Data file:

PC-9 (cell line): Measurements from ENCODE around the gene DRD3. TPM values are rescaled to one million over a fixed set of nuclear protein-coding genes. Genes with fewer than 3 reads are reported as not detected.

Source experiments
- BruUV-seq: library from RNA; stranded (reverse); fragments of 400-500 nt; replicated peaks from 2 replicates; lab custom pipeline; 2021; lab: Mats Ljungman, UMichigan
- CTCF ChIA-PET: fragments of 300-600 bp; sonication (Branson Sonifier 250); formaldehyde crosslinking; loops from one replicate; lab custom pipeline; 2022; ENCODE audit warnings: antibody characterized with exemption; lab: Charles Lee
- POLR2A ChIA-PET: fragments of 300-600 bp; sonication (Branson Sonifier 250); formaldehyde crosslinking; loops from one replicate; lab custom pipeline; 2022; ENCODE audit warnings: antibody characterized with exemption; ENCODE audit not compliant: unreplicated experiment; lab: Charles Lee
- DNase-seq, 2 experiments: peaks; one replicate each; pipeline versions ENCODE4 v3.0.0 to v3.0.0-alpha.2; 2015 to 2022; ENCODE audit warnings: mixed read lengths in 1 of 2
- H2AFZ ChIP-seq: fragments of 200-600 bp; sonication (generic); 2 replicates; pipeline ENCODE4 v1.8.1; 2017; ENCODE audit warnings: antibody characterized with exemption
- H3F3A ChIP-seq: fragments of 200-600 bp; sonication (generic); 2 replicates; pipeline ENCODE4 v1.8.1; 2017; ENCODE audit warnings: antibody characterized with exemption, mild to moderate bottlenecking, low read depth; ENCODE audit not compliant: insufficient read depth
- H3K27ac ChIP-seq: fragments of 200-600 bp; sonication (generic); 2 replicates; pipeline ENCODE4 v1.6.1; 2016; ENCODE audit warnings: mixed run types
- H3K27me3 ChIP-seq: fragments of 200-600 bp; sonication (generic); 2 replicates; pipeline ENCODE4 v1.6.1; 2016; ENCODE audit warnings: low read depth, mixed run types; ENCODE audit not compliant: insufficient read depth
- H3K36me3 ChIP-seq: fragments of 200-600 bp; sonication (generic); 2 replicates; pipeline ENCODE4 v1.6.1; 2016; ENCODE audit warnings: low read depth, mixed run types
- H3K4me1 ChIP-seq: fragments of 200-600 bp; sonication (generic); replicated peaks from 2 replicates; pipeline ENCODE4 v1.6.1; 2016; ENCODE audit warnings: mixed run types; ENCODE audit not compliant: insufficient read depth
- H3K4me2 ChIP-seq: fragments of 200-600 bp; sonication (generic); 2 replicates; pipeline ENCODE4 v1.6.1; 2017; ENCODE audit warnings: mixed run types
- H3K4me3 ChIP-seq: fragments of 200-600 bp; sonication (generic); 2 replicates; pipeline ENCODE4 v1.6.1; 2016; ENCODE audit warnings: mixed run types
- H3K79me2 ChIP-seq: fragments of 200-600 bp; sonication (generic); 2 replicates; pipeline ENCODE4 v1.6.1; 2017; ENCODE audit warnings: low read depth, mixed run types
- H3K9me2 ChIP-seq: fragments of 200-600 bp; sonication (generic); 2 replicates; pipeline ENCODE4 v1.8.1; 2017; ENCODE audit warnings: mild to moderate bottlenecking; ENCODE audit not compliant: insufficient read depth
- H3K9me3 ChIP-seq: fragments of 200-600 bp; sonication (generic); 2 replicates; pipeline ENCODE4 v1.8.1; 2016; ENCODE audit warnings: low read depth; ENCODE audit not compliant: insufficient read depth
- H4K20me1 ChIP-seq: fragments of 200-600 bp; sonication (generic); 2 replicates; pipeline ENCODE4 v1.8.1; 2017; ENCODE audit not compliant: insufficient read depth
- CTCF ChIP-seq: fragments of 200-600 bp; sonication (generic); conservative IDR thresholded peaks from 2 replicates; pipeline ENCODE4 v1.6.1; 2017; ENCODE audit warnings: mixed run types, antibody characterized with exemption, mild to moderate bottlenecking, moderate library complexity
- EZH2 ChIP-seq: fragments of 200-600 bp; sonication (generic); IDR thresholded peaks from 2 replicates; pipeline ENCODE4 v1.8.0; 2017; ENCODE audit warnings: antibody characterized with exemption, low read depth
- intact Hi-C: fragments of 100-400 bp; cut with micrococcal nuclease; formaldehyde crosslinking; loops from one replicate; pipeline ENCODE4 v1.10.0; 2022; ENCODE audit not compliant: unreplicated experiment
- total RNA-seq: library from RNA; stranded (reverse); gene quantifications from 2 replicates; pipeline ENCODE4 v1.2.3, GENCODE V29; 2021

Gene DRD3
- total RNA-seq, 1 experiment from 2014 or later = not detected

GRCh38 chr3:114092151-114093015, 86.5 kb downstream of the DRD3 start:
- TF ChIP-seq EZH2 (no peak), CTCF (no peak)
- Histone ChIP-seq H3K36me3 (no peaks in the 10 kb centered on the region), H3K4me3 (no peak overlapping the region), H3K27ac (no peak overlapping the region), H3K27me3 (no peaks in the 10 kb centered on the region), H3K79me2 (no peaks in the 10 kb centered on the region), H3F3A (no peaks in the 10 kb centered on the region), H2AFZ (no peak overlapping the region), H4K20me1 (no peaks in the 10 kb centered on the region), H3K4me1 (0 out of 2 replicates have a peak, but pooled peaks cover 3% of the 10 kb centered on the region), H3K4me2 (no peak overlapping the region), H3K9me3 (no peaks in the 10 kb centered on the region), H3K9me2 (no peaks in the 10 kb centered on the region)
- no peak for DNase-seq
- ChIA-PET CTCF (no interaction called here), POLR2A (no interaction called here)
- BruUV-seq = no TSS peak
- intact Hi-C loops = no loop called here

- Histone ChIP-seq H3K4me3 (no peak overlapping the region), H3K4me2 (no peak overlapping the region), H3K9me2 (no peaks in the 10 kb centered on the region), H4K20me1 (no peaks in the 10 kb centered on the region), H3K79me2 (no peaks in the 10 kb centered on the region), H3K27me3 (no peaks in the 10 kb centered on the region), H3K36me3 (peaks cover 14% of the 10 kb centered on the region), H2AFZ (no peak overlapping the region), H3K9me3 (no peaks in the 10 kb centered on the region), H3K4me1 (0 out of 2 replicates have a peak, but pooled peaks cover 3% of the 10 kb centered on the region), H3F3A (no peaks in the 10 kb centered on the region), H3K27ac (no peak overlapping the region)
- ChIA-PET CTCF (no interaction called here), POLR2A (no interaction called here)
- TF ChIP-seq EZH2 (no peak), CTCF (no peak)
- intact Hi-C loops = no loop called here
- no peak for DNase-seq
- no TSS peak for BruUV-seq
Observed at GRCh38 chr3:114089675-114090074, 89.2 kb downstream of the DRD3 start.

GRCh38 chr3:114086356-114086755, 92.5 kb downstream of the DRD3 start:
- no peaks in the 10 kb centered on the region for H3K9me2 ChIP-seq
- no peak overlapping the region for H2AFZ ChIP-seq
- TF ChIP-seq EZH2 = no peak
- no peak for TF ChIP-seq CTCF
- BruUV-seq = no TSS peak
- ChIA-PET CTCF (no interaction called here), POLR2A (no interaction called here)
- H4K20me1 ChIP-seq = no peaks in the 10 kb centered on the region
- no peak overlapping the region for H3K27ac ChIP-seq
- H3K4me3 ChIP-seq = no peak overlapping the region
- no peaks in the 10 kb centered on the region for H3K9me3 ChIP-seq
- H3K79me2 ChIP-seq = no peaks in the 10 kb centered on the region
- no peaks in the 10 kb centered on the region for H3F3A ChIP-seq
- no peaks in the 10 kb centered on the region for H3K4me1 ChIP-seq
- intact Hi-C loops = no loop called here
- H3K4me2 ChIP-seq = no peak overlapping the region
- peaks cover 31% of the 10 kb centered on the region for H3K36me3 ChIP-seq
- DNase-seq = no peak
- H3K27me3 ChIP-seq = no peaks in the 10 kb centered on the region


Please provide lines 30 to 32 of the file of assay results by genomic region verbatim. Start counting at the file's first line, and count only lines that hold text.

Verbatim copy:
- BruUV-seq = no TSS peak
- intact Hi-C loops = no loop called here

- Histone ChIP-seq H3K4me3 (no peak overlapping the region), H3K4me2 (no peak overlapping the region), H3K9me2 (no peaks in the 10 kb centered on the region), H4K20me1 (no peaks in the 10 kb centered on the region), H3K79me2 (no peaks in the 10 kb centered on the region), H3K27me3 (no peaks in the 10 kb centered on the region), H3K36me3 (peaks cover 14% of the 10 kb centered on the region), H2AFZ (no peak overlapping the region), H3K9me3 (no peaks in the 10 kb centered on the region), H3K4me1 (0 out of 2 replicates have a peak, but pooled peaks cover 3% of the 10 kb centered on the region), H3F3A (no peaks in the 10 kb centered on the region), H3K27ac (no peak overlapping the region)